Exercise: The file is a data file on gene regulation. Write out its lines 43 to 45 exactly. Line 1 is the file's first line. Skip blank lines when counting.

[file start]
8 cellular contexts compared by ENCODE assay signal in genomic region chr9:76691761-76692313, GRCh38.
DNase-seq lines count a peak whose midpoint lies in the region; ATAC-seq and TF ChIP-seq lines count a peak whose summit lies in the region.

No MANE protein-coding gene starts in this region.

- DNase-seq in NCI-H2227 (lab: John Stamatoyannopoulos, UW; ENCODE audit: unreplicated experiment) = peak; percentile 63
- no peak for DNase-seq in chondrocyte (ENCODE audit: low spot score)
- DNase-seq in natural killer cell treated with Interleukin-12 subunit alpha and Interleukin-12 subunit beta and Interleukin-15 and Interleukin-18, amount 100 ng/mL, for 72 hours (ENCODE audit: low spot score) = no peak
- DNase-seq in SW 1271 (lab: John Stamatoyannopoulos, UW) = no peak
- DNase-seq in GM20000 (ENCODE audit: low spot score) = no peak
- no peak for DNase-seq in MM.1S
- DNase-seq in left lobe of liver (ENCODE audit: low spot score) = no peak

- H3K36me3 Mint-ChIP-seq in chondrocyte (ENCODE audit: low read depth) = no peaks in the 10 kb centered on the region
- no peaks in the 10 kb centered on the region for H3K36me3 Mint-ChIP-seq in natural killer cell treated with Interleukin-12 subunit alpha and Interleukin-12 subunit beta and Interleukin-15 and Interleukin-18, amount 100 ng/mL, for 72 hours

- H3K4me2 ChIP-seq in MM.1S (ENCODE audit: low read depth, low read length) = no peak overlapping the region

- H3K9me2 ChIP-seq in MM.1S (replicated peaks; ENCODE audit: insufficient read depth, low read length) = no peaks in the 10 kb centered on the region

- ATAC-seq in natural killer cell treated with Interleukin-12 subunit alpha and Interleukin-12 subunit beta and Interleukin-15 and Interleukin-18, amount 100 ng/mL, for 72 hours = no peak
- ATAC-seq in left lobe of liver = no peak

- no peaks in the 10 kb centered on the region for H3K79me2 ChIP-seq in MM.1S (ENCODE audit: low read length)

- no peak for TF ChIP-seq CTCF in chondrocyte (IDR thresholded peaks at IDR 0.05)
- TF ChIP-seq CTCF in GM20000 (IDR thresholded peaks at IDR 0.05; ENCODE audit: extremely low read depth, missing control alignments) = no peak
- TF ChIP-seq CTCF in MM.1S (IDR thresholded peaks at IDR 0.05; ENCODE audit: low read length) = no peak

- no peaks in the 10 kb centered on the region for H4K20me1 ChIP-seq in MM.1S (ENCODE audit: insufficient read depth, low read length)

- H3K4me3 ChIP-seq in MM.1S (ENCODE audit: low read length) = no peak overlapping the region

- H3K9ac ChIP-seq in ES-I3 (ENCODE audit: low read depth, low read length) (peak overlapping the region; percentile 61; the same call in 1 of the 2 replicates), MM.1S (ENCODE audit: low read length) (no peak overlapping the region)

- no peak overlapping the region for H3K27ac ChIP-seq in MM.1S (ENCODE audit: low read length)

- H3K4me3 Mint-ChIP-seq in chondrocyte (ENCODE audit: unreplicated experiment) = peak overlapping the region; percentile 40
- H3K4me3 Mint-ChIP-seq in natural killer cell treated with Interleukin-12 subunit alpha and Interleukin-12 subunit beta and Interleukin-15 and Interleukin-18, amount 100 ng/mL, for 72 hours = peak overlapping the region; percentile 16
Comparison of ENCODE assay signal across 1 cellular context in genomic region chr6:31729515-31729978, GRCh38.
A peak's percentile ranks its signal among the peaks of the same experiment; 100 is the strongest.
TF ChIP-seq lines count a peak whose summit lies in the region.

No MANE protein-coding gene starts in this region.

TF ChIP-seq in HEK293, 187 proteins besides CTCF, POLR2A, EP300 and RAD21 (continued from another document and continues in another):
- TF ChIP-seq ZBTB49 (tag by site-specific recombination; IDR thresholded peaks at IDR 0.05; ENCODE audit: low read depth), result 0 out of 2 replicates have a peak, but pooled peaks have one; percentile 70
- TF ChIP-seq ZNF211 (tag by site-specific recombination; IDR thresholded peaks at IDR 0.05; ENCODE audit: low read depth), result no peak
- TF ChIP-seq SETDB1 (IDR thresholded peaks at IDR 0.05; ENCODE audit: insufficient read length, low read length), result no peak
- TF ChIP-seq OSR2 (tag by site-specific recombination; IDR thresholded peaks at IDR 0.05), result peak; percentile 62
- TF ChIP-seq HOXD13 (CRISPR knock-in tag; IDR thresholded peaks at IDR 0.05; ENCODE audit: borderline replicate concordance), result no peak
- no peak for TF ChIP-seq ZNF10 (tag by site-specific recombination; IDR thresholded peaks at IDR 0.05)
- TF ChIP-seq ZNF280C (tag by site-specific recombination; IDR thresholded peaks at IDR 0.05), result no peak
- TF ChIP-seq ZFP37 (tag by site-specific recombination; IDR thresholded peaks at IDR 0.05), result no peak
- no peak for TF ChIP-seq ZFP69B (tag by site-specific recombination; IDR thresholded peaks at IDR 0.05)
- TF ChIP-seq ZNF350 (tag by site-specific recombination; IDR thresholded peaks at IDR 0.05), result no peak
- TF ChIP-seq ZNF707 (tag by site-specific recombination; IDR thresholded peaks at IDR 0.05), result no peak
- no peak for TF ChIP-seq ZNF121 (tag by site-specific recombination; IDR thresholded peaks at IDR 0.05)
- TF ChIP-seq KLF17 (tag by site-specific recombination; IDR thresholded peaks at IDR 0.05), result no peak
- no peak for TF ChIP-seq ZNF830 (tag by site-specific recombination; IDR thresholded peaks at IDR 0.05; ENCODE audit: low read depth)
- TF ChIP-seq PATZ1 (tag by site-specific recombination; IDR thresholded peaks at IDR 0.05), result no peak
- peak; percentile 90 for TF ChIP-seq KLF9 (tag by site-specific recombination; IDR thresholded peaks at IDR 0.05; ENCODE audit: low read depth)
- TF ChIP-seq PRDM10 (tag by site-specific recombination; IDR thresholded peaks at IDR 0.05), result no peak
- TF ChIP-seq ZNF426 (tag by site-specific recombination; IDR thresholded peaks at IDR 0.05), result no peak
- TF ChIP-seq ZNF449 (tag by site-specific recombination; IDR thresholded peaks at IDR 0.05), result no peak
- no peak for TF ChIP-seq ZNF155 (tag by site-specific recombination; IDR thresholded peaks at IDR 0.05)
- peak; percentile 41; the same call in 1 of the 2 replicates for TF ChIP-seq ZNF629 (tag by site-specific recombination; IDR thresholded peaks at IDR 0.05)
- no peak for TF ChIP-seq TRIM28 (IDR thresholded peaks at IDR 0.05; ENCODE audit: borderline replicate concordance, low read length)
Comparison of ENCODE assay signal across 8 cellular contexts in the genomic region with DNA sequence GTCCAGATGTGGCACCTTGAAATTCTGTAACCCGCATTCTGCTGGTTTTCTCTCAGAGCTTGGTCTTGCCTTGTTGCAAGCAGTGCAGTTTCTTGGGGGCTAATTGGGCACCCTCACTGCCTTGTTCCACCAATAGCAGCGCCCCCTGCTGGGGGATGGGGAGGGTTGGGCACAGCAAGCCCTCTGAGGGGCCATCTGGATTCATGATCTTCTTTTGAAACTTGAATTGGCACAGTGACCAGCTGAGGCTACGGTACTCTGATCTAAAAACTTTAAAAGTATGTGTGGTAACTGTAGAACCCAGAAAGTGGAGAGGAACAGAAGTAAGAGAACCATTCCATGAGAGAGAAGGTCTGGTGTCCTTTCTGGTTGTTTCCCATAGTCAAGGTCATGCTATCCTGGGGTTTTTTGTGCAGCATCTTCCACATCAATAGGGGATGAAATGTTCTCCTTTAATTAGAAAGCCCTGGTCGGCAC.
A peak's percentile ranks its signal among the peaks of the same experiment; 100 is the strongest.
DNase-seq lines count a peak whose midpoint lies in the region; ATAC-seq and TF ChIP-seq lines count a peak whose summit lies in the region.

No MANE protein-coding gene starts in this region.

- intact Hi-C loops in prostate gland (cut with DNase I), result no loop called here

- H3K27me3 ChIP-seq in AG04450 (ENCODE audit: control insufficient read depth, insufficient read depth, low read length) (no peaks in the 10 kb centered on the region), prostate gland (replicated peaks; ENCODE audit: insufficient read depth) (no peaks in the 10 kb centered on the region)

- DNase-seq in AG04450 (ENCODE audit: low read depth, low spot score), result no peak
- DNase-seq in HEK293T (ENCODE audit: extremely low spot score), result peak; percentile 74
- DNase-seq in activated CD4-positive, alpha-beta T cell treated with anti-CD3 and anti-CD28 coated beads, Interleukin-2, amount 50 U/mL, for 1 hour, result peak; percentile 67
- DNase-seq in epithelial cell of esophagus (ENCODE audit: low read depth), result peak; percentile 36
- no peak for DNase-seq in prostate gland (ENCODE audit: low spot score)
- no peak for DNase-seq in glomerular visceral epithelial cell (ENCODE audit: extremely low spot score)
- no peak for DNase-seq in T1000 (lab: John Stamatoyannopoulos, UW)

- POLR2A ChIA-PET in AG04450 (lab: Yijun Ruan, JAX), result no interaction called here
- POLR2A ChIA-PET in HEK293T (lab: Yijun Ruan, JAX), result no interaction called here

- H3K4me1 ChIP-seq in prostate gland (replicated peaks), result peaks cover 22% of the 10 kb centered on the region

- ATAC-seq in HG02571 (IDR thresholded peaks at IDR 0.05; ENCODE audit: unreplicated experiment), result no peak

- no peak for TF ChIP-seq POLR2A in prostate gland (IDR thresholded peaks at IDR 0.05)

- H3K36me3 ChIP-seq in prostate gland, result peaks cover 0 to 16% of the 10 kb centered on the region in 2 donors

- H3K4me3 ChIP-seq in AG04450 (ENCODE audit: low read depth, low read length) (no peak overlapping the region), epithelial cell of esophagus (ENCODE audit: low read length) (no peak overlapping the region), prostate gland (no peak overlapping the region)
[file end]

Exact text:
- no peak for TF ChIP-seq ZNF121 (tag by site-specific recombination; IDR thresholded peaks at IDR 0.05)
- TF ChIP-seq KLF17 (tag by site-specific recombination; IDR thresholded peaks at IDR 0.05), result no peak
- no peak for TF ChIP-seq ZNF830 (tag by site-specific recombination; IDR thresholded peaks at IDR 0.05; ENCODE audit: low read depth)